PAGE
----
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Navy hospital ship Comfort returning from 6-month mission

Navy hospital ship Comfort returning from 6-month mission
By Dianna Cahn
The Virginian-Pilot
© September 28, 2015

For the first time since it started calling Norfolk home more than two years ago, the Navy hospital ship Comfort will pull into port Tuesday, buoyed by six months of humanitarian achievement.

The Comfort moved from Baltimore to Norfolk in March 2013 in what Navy officials thought would be several quick weeks in port before heading south on its biannual humanitarian mission to South and Central America, known as Continuing Promise.

That mission was canceled when a political crisis in Washington forced automatic mandatory budget cuts. The ship sat in port for two years before departing this past April when Continuing Promise came around again.

The ship returns Tuesday after close to six months of conducting medical treatments and training. It visited 12 countries, and its more than 700 personnel – a mix of sailors and civilians – treated more than 120,000 patients and conducted more than 1,200 surgeries. They also exchanged ideas with hundreds of medical professionals and completed more than 90 engineering and building projects.

The ship was supposed to arrive Sunday, but the homecoming was postponed because of the inclement weather forecast, the Navy said.

Before departing, crew members spoke with anticipation about the mission they were embarking upon. Several said they hoped that the work ahead of them could counter the political difficulties the ship’s crew had endured.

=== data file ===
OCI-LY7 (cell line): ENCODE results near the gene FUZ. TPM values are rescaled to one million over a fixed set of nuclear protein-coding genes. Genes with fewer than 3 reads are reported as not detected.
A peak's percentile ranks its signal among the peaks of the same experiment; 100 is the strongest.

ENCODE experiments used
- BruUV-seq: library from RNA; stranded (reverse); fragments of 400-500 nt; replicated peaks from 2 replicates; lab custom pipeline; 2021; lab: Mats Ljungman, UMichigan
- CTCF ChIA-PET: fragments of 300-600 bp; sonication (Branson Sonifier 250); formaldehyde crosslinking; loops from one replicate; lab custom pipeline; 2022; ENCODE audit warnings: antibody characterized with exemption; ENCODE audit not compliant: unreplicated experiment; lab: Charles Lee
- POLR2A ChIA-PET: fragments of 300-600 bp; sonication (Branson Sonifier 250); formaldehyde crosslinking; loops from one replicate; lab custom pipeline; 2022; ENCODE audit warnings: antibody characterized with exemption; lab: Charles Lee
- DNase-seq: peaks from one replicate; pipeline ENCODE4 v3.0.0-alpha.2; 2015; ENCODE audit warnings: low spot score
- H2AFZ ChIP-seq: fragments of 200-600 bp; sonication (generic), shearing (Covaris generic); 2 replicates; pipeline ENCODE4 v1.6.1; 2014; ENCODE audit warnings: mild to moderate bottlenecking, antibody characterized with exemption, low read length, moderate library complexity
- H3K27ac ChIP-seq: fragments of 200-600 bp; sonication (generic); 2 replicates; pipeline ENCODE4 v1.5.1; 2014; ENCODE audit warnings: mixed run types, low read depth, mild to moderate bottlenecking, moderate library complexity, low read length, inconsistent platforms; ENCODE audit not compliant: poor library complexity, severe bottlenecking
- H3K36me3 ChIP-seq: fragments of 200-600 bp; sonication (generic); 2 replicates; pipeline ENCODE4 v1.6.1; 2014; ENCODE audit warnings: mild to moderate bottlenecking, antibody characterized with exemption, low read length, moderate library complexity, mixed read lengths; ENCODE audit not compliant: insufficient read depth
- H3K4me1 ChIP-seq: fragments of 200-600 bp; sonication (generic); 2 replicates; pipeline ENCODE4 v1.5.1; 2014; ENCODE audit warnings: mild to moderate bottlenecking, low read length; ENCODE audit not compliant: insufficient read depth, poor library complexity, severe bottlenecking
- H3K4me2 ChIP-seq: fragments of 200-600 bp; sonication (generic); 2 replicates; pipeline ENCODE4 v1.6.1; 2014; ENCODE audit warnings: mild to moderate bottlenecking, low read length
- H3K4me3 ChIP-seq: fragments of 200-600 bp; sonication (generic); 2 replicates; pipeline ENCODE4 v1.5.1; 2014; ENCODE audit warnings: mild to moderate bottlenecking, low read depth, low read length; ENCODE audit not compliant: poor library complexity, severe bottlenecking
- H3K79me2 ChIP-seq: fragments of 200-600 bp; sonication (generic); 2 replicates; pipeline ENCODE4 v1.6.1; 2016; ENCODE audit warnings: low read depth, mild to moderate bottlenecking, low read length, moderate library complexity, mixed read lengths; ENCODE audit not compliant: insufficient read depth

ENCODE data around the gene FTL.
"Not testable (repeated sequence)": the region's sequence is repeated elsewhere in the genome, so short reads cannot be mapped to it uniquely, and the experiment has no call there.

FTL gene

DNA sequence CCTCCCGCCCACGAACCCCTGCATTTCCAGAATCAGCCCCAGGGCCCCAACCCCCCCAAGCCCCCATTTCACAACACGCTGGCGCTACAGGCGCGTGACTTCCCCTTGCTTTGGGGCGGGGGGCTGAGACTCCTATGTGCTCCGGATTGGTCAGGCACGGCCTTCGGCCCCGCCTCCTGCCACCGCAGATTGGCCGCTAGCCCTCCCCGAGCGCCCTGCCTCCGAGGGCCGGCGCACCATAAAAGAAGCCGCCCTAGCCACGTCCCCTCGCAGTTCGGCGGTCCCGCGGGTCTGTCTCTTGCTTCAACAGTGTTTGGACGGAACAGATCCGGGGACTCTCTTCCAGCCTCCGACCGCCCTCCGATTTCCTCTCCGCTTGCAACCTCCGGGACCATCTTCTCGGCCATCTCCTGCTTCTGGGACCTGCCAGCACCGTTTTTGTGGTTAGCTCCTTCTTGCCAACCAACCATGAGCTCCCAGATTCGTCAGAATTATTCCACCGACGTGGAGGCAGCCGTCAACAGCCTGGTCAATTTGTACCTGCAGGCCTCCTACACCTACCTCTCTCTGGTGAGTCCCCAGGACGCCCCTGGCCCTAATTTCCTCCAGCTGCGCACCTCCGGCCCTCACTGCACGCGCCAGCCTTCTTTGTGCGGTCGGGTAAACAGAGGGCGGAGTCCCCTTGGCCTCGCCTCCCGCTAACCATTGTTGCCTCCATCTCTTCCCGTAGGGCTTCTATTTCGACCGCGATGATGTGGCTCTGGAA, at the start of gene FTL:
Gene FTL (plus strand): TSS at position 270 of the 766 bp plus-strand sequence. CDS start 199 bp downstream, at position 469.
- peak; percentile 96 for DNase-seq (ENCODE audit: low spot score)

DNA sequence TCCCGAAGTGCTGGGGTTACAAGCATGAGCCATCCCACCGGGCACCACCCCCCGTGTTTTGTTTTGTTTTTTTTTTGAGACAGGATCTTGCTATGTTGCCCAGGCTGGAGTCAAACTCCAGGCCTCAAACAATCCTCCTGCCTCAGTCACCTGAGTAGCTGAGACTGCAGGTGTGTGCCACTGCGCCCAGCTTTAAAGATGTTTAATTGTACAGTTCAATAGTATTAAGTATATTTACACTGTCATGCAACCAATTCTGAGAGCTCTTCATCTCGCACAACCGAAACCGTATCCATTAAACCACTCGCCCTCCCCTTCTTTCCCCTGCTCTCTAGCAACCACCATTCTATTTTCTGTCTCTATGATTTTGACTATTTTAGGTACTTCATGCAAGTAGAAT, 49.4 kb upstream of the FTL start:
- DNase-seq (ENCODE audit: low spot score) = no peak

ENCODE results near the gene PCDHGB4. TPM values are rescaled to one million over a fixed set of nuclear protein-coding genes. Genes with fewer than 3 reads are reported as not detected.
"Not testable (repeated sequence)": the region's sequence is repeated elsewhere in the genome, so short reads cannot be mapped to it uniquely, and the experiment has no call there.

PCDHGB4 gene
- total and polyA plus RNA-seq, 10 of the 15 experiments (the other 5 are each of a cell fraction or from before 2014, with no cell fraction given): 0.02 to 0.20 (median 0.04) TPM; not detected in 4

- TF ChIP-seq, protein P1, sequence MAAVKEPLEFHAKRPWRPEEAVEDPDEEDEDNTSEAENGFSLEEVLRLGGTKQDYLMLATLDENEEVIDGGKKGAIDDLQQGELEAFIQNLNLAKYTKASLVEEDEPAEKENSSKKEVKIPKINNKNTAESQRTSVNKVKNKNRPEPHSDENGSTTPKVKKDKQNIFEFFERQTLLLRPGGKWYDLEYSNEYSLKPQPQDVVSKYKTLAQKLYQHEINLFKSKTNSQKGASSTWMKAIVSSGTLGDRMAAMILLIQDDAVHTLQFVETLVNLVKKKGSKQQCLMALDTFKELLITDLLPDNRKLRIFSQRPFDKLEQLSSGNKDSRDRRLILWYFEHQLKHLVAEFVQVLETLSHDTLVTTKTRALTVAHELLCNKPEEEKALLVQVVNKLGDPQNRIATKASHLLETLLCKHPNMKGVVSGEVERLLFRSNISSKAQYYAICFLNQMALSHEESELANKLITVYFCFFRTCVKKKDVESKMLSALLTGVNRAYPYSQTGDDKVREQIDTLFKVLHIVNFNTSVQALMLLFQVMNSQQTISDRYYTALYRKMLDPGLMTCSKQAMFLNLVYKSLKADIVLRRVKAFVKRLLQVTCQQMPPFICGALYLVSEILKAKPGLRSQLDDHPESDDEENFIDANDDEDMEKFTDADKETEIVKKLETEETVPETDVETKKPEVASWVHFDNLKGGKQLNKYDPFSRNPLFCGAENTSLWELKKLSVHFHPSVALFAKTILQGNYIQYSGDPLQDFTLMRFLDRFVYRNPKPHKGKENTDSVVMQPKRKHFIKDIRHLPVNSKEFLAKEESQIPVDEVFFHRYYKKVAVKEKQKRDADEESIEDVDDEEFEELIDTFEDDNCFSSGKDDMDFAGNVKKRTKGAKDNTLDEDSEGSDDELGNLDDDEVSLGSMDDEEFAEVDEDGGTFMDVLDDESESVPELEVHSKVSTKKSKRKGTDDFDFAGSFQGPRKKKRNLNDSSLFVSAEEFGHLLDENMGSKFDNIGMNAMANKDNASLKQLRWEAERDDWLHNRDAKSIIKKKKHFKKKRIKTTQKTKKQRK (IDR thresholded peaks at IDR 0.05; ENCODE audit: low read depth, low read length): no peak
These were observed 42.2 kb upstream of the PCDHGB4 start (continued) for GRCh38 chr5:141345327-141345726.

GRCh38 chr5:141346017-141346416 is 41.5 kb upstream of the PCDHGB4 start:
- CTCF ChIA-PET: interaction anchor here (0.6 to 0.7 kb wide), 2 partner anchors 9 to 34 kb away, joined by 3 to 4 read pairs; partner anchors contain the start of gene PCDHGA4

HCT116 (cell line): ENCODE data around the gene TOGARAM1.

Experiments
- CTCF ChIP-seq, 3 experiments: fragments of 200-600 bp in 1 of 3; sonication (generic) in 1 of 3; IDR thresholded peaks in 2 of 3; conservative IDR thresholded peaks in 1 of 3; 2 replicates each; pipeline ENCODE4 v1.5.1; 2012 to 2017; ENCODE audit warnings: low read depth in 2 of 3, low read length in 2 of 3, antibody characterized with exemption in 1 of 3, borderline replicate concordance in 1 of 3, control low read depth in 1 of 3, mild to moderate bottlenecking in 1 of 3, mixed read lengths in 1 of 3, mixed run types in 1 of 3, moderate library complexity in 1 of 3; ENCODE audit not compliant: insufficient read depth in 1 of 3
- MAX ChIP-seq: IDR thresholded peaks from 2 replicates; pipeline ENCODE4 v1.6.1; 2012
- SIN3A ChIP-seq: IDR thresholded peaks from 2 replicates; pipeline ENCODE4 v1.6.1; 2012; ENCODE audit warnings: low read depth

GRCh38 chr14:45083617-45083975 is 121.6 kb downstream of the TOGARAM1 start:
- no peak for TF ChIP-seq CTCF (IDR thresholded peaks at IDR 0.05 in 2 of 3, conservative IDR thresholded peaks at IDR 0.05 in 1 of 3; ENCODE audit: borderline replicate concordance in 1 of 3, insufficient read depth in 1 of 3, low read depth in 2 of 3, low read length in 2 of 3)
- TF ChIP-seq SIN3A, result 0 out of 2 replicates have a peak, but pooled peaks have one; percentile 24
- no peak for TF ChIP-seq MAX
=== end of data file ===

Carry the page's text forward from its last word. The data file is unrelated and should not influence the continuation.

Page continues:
In August 2013, just months after the Comfort arrived in Norfolk, the commander of Military Sealift Command, Rear Adm. Thomas Shannon, sacked the ship’s hospital commander, Capt. Kevin Knoop, saying he had lost confidence in Knoop’s leadership.

That decision later was called into question when a board of inquiry unanimously endorsed Knoop’s leadership and work.

Shannon tapped Capt. Rachel Haltner to take his place, and she oversaw preparations for the current mission. But just two days before the Comfort departed, and amid complaints of a negative environment under Haltner’s leadership, Shannon fired Haltner.

He replaced her with Capt. Christine Sears, who was the fleet surgeon and had been directly involved in planning Continuing Promise. She joined the crew a day before the ship set sail from Norfolk.

The turnover was not done, however. In July, in the midst of its mission, the senior enlisted leader, Command Senior Chief Aurelio Ayala, was relieved. A statement from the command said Sears reassigned Ayala following an alcohol-related incident while on liberty in Panama.

Among the highlights of the deployment, the Comfort’s crew made a two-day stop at Naval Station Guantanamo Bay from Sept. 20 to 21 and worked with Cuban doctors while in Haiti in early September.

Dianna Cahn, 757-222-5846, [email protected]

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